Does the absence of the DRS and the Indian management’s inexplicable persistence with it, not hint towards match fixing?

Answer by Yedu Krishnan:

Let's touch up on why India refuses to use DRS. This is a long story, which started in a sultry night in Bangalore in 2011.

It was the Cricket World Cup and India were playing England in Bangalore. India had set England a target of 339 on a flat pitch and England were well on their way. At the end of the 17th over, England were 112/2 with Strauss and the new man Ian Bell on strike. A wicket here would expose the wobbly English middle order and India would have the upper hand.

6 overs later, Bell was on 17 from 18. World Cup hero Yuvraj Singh had the ball and he slipped in an armer. Bell knelt to sweep, and was hit in front of the line. India appealed – NOT OUT. India reviewed. The replays came up, pitched in line, hitting in line, hitting the stumps. OUT, right?

But the decision remained NOT OUT. The reason given was that Bell was too far down the track to be given out – more than 2.5m to be precise. India were disgruntled and lost their handle on the match. It was only a late spark by Zaheer Khan that brought the match to a tie. India tried to make sense of the new rule that had suddenly sprout up, but there was nothing they could do.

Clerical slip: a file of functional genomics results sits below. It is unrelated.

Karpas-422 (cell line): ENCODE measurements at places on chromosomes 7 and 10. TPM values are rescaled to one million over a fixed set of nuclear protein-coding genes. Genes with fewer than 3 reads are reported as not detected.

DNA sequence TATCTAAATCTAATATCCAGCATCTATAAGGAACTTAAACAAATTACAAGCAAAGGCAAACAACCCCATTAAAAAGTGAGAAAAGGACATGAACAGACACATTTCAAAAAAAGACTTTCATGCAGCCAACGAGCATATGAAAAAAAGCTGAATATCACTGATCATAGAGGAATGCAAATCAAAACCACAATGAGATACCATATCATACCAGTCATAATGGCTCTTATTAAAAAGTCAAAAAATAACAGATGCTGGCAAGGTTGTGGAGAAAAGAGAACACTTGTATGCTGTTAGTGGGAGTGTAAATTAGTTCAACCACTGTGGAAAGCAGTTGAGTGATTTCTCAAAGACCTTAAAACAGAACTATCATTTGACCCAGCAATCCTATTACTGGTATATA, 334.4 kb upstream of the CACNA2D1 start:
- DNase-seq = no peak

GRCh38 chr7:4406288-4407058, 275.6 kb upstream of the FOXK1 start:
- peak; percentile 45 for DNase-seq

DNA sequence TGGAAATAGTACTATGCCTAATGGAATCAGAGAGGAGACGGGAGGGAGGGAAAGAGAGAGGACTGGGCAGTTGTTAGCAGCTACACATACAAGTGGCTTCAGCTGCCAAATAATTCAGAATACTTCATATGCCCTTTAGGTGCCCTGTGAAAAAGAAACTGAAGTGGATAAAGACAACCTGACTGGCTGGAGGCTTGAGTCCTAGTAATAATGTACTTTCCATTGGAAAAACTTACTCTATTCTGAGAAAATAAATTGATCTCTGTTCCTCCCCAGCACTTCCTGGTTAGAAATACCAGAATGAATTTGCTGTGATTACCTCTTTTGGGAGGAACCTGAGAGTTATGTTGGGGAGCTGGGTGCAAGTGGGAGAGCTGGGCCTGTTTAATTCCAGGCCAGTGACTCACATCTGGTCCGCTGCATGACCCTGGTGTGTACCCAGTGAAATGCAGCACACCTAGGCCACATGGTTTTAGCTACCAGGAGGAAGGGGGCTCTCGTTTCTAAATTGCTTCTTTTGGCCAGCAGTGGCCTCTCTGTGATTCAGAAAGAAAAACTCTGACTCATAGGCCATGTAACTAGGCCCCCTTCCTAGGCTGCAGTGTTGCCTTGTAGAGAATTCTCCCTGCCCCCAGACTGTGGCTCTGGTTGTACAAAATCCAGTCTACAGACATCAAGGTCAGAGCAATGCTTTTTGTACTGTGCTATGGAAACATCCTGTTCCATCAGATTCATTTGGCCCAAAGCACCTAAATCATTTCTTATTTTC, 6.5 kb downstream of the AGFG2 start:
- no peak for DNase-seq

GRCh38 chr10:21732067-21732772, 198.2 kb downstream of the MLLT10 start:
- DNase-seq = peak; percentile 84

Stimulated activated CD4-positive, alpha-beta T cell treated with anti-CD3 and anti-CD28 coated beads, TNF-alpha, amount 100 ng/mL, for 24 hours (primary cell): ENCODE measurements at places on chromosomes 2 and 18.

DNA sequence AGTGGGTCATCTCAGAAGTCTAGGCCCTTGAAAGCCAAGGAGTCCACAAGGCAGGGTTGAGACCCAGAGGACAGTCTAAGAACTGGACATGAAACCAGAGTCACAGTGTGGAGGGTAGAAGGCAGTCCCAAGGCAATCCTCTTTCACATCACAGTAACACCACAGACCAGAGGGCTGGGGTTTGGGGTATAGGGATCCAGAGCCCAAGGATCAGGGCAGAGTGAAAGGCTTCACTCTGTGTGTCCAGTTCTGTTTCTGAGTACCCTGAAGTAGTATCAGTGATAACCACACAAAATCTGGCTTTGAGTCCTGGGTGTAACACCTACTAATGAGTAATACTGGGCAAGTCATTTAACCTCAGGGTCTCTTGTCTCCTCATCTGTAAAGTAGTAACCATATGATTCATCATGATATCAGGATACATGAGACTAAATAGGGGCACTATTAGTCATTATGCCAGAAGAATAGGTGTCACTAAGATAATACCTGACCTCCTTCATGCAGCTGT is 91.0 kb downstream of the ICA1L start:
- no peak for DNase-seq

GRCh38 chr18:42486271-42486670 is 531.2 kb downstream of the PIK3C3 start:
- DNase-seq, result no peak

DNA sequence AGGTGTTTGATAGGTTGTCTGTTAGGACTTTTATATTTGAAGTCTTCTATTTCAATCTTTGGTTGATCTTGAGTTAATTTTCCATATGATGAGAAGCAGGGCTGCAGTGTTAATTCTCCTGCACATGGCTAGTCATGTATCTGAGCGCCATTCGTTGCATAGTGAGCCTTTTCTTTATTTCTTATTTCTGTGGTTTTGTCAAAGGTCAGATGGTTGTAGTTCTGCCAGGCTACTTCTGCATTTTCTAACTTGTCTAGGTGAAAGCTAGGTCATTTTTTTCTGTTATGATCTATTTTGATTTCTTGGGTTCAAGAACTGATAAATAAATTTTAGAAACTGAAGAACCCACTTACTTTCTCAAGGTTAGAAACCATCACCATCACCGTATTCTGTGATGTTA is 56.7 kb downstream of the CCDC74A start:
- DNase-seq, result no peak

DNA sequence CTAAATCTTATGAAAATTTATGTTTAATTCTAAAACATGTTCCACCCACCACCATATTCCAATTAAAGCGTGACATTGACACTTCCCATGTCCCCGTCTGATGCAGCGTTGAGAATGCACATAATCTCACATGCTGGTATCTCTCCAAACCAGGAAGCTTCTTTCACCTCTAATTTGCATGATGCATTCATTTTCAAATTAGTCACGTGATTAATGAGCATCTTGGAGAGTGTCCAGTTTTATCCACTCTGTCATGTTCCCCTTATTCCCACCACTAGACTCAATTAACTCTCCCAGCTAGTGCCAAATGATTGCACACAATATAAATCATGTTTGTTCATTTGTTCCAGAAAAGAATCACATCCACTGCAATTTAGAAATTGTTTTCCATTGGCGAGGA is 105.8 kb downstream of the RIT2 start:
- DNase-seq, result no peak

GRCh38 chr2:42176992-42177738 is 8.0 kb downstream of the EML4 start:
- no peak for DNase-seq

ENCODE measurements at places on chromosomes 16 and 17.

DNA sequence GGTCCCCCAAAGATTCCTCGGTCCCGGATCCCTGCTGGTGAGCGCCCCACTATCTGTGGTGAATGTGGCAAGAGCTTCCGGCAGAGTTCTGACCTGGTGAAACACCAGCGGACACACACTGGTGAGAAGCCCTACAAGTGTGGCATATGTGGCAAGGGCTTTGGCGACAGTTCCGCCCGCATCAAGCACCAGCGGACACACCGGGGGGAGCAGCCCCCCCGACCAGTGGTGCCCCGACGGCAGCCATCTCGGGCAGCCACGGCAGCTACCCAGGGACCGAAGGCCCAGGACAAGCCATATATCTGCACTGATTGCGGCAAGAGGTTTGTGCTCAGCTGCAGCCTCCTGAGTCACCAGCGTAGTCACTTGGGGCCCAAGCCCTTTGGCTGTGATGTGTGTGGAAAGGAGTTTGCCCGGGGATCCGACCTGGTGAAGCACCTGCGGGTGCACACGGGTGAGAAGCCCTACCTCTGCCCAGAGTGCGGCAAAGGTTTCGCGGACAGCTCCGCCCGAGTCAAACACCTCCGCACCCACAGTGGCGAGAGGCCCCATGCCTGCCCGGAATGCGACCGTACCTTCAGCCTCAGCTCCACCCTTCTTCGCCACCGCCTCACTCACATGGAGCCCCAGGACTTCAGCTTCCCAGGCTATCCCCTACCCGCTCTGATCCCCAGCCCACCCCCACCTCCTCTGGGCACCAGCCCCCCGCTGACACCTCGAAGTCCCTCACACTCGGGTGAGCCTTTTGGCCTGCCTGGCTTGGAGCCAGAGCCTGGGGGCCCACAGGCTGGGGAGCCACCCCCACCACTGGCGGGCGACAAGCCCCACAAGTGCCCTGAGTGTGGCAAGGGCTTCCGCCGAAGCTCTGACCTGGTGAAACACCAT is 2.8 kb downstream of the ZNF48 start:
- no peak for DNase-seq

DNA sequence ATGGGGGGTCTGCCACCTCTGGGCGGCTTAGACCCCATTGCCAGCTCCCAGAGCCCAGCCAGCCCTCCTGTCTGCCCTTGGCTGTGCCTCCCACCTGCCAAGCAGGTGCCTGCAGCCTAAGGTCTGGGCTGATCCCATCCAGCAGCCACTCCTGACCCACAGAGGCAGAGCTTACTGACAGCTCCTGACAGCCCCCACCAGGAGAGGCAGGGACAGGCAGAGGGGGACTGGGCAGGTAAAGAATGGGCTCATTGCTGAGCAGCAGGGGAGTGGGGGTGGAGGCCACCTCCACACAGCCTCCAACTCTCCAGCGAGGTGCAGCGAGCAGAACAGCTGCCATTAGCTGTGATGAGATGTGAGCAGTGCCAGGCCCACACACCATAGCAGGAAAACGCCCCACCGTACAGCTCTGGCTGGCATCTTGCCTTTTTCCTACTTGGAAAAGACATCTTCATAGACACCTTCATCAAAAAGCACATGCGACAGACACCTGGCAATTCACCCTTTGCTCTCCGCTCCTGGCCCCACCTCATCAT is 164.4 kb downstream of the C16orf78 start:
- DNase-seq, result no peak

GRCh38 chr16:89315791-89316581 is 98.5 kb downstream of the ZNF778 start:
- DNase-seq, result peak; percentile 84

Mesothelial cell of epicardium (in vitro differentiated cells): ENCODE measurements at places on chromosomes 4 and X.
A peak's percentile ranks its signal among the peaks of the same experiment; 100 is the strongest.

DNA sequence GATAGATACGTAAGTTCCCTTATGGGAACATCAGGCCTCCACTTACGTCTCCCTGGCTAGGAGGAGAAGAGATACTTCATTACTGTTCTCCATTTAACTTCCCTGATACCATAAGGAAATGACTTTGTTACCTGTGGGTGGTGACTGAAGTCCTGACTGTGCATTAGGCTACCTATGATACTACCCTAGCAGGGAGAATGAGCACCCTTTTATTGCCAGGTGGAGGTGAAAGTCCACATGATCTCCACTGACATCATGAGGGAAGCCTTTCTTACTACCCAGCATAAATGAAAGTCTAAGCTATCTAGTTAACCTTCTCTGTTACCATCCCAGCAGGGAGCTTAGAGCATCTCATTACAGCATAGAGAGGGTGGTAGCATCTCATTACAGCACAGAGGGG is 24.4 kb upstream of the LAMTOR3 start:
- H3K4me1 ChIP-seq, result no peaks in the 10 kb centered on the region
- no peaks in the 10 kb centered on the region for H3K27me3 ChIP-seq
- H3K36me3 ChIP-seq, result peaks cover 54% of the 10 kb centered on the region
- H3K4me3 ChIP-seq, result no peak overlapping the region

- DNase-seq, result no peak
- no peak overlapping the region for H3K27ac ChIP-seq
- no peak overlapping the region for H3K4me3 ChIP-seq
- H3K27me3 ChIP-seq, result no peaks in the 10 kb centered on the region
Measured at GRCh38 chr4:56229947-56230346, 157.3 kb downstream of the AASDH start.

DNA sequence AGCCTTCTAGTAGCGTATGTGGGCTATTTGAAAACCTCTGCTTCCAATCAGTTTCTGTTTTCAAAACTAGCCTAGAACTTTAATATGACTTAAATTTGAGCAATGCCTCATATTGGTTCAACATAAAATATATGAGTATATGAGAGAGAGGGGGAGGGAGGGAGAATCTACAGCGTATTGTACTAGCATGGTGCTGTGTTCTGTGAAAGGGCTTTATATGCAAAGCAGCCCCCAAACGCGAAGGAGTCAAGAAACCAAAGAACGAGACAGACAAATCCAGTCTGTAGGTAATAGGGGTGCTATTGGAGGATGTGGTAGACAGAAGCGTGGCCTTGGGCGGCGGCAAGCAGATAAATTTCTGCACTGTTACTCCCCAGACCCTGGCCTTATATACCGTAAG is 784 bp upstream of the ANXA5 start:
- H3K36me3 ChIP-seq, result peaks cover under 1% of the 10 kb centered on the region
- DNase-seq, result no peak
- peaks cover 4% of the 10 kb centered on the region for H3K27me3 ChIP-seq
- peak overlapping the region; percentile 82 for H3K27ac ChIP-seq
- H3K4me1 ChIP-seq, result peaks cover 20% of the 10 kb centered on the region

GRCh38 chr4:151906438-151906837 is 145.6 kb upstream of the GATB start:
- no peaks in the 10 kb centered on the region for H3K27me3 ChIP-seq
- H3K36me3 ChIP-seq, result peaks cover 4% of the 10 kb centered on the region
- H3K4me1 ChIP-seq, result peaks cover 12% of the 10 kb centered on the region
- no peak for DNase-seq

A few days later, New Zealand played Zimbabwe at Ahmedabad. In the first innings, Daniel Vettori bowled a regular offspinner to Elton Chugumbura who was struck in front. He was given OUT. Chigumbura reviewed it, and according to the Hawkeye, the batsman was 2.5m forward while he hit the ball. So by default, it had to be NOT OUT, right?

The umpire stayed with his onfield decision of OUT. Zimbabwe were left stunned. The cricket world was taken by storm over inconsistent umpiring. The ICC managed to tweak a few rules and satisfy the personnel, but the explanation they had were quite astounding. The ICC claimed that the Hawkeye was unpredictable if the batsman had stepped out 2.5m from the crease. MS Dhoni went straight up and asked the ICC Chief why they set it at 2.5m – why not 2.4m or 2.6m? Again, he managed to gloss it over and keep it under wraps.